- *Signature Moment: In 2003 Jamal Lewis rushed for 295 yards against the Cleveland Browns on September 14. This set an NFL record for the most rushing yards in a single game (broken in 2007 by Adrian Peterson).
- *Signature Moment: In 2004 Safety Ed Reed set an NFL record for the longest interception return after returning an interception 106 yards for a touchdown.
- *Signature Moment: In 2007, the Ravens appeared to have defeated the Browns after Phil Dawson's field goal attempt was initially called a miss by the referees. The officials discussed and eventually overturned the call, leading to an overtime period even though the Ravens were already in their locker room. The Browns then kicked a field goal on the opening possession of overtime to win 33-30.
- *First met in 1995
- *13-9 Tennessee leads series (Tennessee leads playoffs 1-0)
- *Signature moment: In 1999, The Jacksonville Jaguars proved to be one of the elite teams in the AFC, posting a conference-best 14-2 record and winning the AFC Central for the second consecutive year. However, both of their two regular season losses came to the Titans. Coming off a dominating 62-7 victory over Miami in the Divisional Round, the Jaguars once again met the 4th-seeded Titans in the AFC Title game in Jacksonville. Tennessee won handily 33-14, sending the Titans to Super Bowl XXXIV and spoiling Jacksonville's dream season in the process.
- *Signature Moment: The Jaguars beat the Titans 15-12 for the first time in Tennessee in 2004. which started a string of Jacksonville victories in the series
- *Signature Moment: In 2006, the Titans defeated the Jaguars 24-17, even though the Jaguars gained over 300 yards, 23 first downs, and controlled the ball for 44 minutes; the Titans in contrast gained less than 100 yards on offense, scoring primarily on special teams and with defensive scores off Jacksonville turnovers.
- *First met in 1970 (as Houston Oilers and Baltimore Colts)
- *15-11 Indianapolis leads series (Tennessee leads playoffs 1-0)
- *Signature Moment: In the first playoff meeting between the two clubs and the first meeting in which the former Houston Oilers were now the Tennessee Titans, the Colts hosted the Titans at the RCA Dome for the 1999 AFC Divisional Playoffs. Mike Vanderjagt and Al Del Greco exchanged field goals for a 9-6 Colts halftime lead, then Eddie George's 68-yard score early in the third gave the Titans the lead. From there Del Greco added two more field goals to put the game away, this despite a late 15-yard rushing score by Peyton Manning. The 19-16 win ultimately helped the Titans get to Super Bowl XXXIV.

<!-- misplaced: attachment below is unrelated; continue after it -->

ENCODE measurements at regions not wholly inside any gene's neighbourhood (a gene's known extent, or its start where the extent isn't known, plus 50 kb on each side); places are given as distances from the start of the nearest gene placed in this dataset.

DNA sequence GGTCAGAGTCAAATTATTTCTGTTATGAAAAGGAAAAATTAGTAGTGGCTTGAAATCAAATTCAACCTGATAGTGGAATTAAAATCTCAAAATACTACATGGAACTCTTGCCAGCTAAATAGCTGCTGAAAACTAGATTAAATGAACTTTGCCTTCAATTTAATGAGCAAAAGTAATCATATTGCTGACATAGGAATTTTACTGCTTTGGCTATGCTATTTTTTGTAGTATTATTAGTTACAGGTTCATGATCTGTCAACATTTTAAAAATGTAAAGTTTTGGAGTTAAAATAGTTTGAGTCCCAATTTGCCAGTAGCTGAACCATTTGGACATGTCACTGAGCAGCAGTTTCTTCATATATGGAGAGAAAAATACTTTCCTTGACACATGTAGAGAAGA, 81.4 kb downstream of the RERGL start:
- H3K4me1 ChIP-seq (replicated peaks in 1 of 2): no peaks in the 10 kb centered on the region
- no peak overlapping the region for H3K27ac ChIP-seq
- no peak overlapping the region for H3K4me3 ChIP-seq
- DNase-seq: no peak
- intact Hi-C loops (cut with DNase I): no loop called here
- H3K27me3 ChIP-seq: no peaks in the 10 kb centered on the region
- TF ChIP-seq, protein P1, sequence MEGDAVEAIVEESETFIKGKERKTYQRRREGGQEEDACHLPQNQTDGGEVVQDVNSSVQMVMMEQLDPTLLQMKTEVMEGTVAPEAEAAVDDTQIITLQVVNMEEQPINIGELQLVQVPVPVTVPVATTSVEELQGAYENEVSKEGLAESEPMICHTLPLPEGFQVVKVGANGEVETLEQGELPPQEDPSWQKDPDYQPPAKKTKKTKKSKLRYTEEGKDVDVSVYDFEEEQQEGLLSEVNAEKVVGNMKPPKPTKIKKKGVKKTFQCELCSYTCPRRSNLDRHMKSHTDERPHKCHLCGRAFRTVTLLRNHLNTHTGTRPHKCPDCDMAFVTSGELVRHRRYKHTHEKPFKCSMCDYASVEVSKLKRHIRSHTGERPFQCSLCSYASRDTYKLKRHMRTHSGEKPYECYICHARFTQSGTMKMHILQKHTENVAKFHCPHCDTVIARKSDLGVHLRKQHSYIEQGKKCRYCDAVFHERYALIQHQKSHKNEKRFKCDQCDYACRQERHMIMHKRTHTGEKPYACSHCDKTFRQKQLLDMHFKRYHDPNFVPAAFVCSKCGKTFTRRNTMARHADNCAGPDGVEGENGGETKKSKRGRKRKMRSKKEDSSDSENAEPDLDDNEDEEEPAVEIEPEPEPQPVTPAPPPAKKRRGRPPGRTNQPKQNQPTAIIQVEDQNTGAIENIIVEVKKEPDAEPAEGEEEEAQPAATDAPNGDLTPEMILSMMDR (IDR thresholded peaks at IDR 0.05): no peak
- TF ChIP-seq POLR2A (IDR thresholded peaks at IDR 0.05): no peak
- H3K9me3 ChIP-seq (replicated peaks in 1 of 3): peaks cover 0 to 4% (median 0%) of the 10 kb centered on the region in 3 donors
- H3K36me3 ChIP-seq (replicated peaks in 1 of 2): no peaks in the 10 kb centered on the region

- *Signature Moment: The Colts and Titans were locked in a battle for the division title in 2003; they would finish second and third respectively in the AFC in points scored (447 for the Colts and 435 for the Titans, trailing only the 484 scored by the Kansas City Chiefs) and both Steve McNair and Peyton Manning would share league MVP honors as a result. On December 7 the Titans hosted the Colts, both teams coming off bitter losses to AFC East teams (the Titans lost to the New York Jets while the Colts lost to the New England Patriots). The Colts rallied from a 10-3 first-quarter deficit behind three Mike Vanderjagt field goals in the second quarter, then scored in the third quarter off two Edgerrin James rushing touchdowns and another Vanderjagt kick. A Titans rally left the score 29-27, but a two-point conversion try in the final two minutes failed and the Colts won the game, securing the first of five straight AFC South titles.
- *Signature Moment: After seven straight losses to the Colts, the Titans on December 3, 2006 erased a 14-0 second-quarter deficit with new quarterback Vince Young, who overcame two interceptions to rush for 78 yards and throw touchdowns to Drew Bennett and Brandon Jones. Colts QB Peyton Manning threw a 68-yard score to Marvin Harrison but also tossed two interceptions while K Adam Vinatieri missed a 53-yard field goal try. Titans kicker Rob Bironas kicked the game-winning field goal with seven seconds remaining, which sealed a 20-17 Titans win. It was the first of three losses (all to division foes) for the Colts in their last five regular season games of 2006.
- *Signature Moment: In the season finale of the 2007 season the Colts hosted the Titans having secured a first round playoff bye. The Colts rested most of their starters (backup quarterback Jim Sorgi played the majority of the game) while the Titans, needing a win to make the playoffs, won the game 16-10, their first road win over the Colts since 2002.
- *First met in 2002
- *11-2 Tennessee leads series (no playoff contests)
- *The formation of the Houston Texans helped lead to NFL divisional realignment in 2002 and the formation of the AFC South.
- *The rivalry pits the former Houston Oilers, who left Houston after the 1996 season, against Houston's present-day NFL squad.